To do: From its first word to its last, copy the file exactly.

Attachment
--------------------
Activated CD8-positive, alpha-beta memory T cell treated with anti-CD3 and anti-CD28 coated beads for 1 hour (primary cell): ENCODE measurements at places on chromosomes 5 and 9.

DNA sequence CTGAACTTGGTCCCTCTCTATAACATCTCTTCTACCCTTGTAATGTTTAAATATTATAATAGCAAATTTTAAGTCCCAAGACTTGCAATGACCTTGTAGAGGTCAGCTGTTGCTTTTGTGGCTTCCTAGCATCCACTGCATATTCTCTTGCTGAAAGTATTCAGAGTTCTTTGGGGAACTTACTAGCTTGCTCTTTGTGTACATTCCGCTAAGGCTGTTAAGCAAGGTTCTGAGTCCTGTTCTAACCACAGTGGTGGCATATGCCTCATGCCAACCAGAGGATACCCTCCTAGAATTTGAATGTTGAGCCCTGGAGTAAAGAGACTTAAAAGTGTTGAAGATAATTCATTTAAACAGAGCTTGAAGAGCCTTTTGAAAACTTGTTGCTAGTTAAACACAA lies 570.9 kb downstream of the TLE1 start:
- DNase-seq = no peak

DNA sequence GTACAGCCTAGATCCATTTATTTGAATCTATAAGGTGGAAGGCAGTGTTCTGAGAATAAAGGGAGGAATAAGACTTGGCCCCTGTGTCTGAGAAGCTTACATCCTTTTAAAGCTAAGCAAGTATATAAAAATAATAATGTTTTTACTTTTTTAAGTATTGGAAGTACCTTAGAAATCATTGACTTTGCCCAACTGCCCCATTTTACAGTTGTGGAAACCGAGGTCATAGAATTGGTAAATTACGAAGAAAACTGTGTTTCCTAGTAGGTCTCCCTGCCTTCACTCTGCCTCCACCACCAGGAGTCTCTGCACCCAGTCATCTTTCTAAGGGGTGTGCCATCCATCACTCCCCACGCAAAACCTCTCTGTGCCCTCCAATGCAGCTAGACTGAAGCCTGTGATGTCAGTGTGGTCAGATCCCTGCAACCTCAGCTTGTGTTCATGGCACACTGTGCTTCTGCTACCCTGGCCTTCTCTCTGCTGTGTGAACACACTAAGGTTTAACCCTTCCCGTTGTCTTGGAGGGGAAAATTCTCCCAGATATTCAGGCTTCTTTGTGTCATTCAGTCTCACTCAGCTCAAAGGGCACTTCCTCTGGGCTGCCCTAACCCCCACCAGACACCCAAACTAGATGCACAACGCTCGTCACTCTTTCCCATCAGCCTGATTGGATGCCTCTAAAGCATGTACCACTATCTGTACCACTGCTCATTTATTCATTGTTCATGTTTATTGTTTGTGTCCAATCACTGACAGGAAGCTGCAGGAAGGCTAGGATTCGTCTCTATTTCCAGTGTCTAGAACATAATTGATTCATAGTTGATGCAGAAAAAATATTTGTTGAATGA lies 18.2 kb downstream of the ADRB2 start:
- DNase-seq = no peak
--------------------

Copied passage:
Activated CD8-positive, alpha-beta memory T cell treated with anti-CD3 and anti-CD28 coated beads for 1 hour (primary cell): ENCODE measurements at places on chromosomes 5 and 9.

DNA sequence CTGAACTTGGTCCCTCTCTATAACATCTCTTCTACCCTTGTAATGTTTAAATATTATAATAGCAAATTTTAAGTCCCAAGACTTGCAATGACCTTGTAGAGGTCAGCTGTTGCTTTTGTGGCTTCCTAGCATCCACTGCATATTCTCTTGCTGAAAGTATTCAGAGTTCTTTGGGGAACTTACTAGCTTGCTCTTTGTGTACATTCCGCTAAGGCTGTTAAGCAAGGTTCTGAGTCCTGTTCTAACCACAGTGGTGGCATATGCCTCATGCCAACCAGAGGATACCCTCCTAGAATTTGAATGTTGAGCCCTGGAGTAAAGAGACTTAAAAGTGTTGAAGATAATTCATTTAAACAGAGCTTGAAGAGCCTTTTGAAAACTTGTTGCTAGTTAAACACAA lies 570.9 kb downstream of the TLE1 start:
- DNase-seq = no peak

DNA sequence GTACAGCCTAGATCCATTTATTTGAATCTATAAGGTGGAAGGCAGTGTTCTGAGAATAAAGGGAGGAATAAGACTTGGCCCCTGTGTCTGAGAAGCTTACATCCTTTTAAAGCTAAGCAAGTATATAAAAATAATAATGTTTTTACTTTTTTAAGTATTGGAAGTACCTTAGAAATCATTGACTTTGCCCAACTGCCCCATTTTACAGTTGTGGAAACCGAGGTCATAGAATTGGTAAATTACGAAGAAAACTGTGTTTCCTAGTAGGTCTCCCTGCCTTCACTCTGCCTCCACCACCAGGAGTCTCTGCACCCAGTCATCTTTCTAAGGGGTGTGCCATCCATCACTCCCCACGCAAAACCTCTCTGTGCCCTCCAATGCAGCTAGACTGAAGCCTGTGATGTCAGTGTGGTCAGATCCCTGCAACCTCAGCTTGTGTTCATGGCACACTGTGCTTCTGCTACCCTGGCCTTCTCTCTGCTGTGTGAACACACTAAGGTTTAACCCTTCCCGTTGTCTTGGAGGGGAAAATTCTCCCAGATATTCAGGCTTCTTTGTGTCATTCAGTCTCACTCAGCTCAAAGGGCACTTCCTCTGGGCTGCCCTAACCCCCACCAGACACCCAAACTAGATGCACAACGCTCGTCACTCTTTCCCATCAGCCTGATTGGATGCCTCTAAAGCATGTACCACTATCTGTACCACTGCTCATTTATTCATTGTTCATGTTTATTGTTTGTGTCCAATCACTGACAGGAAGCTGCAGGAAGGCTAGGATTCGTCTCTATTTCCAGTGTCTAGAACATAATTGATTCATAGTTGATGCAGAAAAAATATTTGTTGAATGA lies 18.2 kb downstream of the ADRB2 start:
- DNase-seq = no peak